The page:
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grilled cheese sandwich

Make The Best Grilled Cheese Sandwich

Warm, gooey cheese sandwiched between crunchy, grilled bread – what’s not to love about the classic grilled cheese sandwich? It’s delicious on its own, and arguably better when paired with soup (namely, tomato soup).

Such a simple and delicious sandwich does have its definitive characteristics, and in order to make a grilled cheese sandwich up to par, it must suit the following criteria:

  • Be a closed sandwich, griddled on both sides.
  • Cheese must be the primary ingredient. Other ingredients can complement the cheese, but none may overwhelm it.
  • Be made with sliced bread. Thus, a sandwich made with a whole, crust-on loaf (ex. a panino or a Cubano) does not qualify.
  • Be served hot all the way through, with the cheese thoroughly melted.
  • Be cooked on a flat, greased surface until golden brown. In extreme circumstances, it may be cooked on an outdoor grill over an open fire. NOTE: A grilled cheese may never be baked or deep-fried.

Now let’s take a closer look at the components of a grilled cheese sandwich.

Bread
As mentioned, the bread should be sliced. In addition, the bread cannot be too perforated with air bubbles or else the cheese will drip out. Nor should the bread be sliced too thick – it will take too much time to get the heat to the middle to melt your cheese.

For most, white bread and American cheese made up the grilled cheese sandwiches we grew up on. However, there is room to be creative and fancy. You can try hand-sliced ciabatta, sourdough, or a French boule. You can even use day-old bread as it may be revived by the grilling process.

Cheese
You may also get creative with your cheese, however, it should possess just the right melting characteristics. For example, dry, crumbly, fresh cheese (think goat cheese) won’t melt properly. The same goes for overly aged cheeses, such as Parmesan or hard pecorino.

Good choices include the classic American, young cheddar, Swiss-style cheese (Gruyère or Comté), and young Italian and French cheeses (Taleggio or Brie). As long as it melts, it can be part of a grilled cheese.

If you want the flavor of a non-melting cheese, you should treat it like a topping and pair it with a melty cheese. For example, mozzarella and feta make a great pair, as does Fontina and Parmesan.

Method

  • Griddle both sides of your bread – Cook two slices of bread in butter, then flip them over so that the browned sides are facing up. Add your cheese and close your sandwich so that the cheese is in between the browned surfaces. Your bread will be more infused with butter and your cheese can get a head start on melting.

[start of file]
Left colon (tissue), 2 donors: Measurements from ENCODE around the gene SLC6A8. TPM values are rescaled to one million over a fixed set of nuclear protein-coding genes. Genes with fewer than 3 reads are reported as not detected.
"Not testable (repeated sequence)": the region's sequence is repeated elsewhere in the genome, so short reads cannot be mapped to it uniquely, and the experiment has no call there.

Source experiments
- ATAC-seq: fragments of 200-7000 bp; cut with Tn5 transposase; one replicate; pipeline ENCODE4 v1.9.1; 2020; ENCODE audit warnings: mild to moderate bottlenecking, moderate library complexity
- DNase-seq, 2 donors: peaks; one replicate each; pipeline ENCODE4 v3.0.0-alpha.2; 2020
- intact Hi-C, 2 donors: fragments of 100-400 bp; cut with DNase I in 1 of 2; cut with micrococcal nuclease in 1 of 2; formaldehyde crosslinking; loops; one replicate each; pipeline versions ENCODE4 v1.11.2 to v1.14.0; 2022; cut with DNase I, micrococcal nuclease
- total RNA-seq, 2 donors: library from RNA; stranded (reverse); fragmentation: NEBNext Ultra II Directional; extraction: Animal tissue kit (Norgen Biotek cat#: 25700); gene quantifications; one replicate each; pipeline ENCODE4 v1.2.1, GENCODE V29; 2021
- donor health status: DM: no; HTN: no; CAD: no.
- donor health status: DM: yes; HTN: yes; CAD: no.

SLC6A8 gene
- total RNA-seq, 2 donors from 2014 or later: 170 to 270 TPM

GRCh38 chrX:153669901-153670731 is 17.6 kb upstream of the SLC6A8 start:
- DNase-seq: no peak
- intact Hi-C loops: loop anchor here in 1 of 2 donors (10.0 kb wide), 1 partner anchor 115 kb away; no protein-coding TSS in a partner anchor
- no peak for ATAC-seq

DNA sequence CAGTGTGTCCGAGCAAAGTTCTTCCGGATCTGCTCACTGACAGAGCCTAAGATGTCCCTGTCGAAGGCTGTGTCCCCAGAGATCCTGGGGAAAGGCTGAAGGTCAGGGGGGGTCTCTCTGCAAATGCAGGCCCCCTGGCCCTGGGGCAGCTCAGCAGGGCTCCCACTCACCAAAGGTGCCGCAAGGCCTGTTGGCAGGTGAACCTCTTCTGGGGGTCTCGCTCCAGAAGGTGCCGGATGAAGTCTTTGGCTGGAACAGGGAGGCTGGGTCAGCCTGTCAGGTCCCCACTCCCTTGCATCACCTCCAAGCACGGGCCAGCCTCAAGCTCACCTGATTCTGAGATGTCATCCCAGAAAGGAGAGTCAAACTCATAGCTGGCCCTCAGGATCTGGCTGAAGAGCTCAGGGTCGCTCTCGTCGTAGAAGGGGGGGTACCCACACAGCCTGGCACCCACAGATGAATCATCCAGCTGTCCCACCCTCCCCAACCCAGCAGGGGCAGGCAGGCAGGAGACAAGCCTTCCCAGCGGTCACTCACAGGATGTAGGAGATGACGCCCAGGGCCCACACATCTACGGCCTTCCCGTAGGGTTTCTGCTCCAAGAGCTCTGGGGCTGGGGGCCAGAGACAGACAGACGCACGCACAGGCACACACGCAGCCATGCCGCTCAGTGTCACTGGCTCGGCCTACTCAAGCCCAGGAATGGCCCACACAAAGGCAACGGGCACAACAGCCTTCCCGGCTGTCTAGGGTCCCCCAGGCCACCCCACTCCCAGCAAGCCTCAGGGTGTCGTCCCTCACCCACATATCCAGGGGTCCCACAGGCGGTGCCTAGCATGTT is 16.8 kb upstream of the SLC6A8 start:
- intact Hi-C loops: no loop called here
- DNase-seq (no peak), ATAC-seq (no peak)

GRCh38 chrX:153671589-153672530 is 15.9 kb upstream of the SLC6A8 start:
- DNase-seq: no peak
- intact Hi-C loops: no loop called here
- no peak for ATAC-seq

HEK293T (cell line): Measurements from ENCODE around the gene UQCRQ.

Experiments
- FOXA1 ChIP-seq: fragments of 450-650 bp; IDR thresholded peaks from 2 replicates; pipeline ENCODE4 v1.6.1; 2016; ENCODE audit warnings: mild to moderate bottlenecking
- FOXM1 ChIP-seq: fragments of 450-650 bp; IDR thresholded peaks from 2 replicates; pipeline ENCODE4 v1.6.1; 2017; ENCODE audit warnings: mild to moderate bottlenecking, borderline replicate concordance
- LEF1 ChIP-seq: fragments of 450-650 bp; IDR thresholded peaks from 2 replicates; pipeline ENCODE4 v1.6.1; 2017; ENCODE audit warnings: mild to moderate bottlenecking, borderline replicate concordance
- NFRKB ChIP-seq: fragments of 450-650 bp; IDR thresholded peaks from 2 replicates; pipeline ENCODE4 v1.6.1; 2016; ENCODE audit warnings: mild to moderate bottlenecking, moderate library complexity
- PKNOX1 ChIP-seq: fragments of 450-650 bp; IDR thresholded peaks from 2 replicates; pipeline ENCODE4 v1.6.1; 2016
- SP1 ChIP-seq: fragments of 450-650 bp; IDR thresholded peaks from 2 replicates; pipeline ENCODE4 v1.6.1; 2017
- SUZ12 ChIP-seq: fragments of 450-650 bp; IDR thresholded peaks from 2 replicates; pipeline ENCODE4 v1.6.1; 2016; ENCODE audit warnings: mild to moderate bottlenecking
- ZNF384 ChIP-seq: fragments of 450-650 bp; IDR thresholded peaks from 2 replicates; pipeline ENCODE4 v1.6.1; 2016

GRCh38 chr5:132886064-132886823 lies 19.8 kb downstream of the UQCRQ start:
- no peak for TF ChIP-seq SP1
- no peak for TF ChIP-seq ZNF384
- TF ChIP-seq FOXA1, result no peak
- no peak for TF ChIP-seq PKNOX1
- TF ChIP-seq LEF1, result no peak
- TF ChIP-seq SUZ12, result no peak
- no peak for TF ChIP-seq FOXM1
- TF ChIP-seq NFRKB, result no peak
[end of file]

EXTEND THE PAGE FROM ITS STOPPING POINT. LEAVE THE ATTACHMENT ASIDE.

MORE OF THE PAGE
• Use butter and salt your skillet before adding the bread - Skip this if you used salted butter, but after melting the butter in your skillet or griddle, then lightly sprinkle with salt. If you’re feeling adventurous, try spreading mayo on every surface of your sandwich before cooking. It’ll melt and brown while adding another element of flavor.
  • Low and slow is the way to go – Cook your sandwiches at medium-low heat. Patience is key. If you try to speed up the process, you’ll end up with a sandwich that’s hot on the outside, but still cool and unmelted in the middle. Additionally, it will be harder to brown properly.
  • Keep things moving – Applying light pressure while moving the sandwich around the griddle during the cooking process helps to get that even, deep-brown color.
  • Serve ‘em while they’re hot! – Enough said.

Upgrades
Looking for a little more from your grilled cheese sandwich? Trying dipping it in different condiments (ex. mustard) or add another ingredient into the mix.

  • Fresh vegetables, fruits, and herbs – Depending on your preference, you can try tomato, fig, tart apples, pears, or even kiwi. Hot peppers, avocado, or fresh basil leaves can also make tasty additions.
  • Pickles and other cured things – The acidity and saltiness of pickles beautifully complement grilled cheese sandwiches. You can try dill or bread-and-butter chips, pickle relish, sliced pickled jalapenos, capers, olives or muffuletta-style olive salad.
  • Deli meats – An easy and common addition.